When her rich oilman father is killed, Bingo, raised in the wilds of South America, inherits the company. Her guardians Ben and Howard send her to New York for civilizing but on the way she... See full summary »
The life of Sadie McKee takes many twists and turns. She starts as the daughter of the cook for the well off Alderson family. Lawyer Michael Alderson likes Sadie but she runs off to New ... See full summary »
Wealthy socialite Letty Lynton is returning to New York, abandoning one-tine lover Emile Renaul in South America, when she strikes up a shipboard romance with Jerry Darrow. Renault is ... See full summary »
Three department store girls--Connie, Franky, and Jerry--share an apartment on West 91st Street in New York City. Each earns little more than 20 dollars per week. Jerry is the sensible one,... See full summary »
When Polly Fisher, a circus aerialist, is hurt while performing, she is taken to the house of a nearby minister, John Hartley. As she recuperates, they fall in love with each other and ... See full summary »
C. Aubrey Smith
Cafe entertainer Ivy Stevens falls for sleazy salesman Howard Palmer and jumps from a bridge when he dumps her. Saved by Salvation Army officer Carl, Ivy reforms and joins the Army. When she runs into Palmer she falls for him all over again. Carl beats up Palmer and gives a speech to Ivy which induces her to return to the Army and to Carl. Written by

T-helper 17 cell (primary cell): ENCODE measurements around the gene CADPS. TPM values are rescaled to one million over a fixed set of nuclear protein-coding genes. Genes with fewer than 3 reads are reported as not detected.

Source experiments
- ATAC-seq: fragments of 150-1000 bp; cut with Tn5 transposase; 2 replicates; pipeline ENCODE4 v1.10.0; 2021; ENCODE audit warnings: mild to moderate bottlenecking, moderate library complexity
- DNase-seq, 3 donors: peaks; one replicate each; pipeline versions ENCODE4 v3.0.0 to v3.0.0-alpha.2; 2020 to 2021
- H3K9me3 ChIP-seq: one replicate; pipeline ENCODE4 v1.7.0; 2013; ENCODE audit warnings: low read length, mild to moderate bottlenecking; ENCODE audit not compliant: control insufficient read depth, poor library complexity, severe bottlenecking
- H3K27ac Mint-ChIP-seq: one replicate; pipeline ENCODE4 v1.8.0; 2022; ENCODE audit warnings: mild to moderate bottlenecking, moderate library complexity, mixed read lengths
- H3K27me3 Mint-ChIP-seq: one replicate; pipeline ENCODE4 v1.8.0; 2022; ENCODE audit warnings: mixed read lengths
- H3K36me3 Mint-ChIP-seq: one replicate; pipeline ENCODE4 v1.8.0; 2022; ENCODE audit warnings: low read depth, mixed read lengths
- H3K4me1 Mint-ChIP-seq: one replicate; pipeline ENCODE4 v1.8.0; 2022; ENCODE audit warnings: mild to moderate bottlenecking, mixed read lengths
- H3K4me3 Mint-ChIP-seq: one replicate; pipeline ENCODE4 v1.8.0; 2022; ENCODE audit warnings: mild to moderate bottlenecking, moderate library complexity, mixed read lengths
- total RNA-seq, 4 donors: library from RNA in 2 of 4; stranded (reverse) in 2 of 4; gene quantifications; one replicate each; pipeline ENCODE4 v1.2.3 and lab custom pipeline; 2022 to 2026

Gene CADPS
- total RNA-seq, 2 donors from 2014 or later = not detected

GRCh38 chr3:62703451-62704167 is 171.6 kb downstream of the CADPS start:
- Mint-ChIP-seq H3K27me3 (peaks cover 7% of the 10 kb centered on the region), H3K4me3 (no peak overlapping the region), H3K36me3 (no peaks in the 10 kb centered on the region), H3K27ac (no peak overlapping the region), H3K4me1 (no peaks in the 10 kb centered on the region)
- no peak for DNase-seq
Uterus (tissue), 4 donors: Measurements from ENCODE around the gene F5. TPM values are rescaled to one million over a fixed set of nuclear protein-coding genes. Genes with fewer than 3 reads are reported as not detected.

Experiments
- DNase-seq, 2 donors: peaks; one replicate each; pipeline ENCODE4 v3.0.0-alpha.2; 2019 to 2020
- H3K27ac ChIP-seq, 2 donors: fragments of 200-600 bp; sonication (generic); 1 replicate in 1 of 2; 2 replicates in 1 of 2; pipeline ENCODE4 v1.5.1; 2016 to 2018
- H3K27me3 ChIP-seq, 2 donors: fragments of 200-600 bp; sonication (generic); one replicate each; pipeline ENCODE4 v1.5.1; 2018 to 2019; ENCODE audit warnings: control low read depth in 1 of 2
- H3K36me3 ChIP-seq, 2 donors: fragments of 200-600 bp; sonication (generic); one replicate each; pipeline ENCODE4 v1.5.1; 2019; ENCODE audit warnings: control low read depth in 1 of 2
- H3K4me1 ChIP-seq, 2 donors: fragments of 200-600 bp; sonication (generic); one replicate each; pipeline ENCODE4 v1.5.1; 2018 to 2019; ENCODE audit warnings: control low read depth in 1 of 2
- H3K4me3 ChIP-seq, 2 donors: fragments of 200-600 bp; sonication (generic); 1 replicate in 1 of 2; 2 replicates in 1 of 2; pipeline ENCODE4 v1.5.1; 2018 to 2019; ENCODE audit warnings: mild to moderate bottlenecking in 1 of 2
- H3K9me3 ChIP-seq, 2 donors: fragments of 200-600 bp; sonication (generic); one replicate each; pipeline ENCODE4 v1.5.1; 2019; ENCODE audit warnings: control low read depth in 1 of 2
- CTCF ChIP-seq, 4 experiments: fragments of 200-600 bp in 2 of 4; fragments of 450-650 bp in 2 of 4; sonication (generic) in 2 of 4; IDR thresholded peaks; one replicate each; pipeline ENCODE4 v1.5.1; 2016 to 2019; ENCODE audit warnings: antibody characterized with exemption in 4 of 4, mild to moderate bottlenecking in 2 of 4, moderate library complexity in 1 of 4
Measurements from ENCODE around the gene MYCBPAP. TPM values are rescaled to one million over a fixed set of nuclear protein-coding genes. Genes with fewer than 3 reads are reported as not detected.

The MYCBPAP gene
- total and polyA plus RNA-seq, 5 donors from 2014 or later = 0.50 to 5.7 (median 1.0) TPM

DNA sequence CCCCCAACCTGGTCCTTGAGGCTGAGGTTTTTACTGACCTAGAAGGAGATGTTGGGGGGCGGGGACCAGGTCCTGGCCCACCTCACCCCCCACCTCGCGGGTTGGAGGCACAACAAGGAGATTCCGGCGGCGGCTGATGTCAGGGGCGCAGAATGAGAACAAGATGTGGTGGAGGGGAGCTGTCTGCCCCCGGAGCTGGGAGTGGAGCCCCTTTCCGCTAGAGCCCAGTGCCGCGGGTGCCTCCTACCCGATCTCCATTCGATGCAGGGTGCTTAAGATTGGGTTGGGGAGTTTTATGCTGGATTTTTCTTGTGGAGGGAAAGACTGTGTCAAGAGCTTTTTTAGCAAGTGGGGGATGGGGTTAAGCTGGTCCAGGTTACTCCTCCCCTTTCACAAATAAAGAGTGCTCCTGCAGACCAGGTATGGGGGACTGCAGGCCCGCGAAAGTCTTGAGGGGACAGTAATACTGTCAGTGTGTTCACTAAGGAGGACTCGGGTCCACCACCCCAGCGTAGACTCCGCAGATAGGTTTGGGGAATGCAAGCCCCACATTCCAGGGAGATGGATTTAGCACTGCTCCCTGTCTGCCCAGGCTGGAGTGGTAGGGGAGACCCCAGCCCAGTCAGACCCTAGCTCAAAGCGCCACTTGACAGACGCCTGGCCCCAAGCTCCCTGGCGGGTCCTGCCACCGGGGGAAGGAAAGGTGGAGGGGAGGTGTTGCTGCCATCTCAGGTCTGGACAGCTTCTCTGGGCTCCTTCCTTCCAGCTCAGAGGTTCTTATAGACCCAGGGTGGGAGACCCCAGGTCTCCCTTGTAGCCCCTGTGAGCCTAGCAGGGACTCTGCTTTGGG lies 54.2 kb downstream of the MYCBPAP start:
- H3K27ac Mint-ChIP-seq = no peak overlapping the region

Ed Stephan <email@example.com>
If you love him, and you want to go back to him, I'm not the one to set myself up as a guide. I just want you to be happy - whatever you do - but if you're going back because of what you've done, you don't need to, Ivy. We all stumble. All we can do is pick ourselves up again and go on and on and on until we find ourselves through our own mistakes. It won't make any difference to me, Ivy. I want you to know that...
[He turns to go but stops]
I guess you know where I'll be if you want me.
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"Laughing sinners" was a pleasant surprise to me. I never knew what a good actress Joan Crawford was until I saw this film. I saw her rather exaggerating performance in "Grand Hotel", and a better performance in 1931's "Possessed", but here she is totally convincing and real. There are moments of great beauty, especially the scenes between Crawford and Clark Gable, moments when the film shows a timeless quality. Gable and Crawford are completely believable as the Salvation Army officers : sincere, vulnerable and intense. Clark Gable in a very unusual role - wise, calm, sensitive and understanding - It makes him powerful in a subtle way. Neil Hamilton is terrific especially in the scene - a very long uninterrupted take ! - when he tries to persuade and seduce Joan Crawford - for a night of bliss. Can he offer her salvation ?
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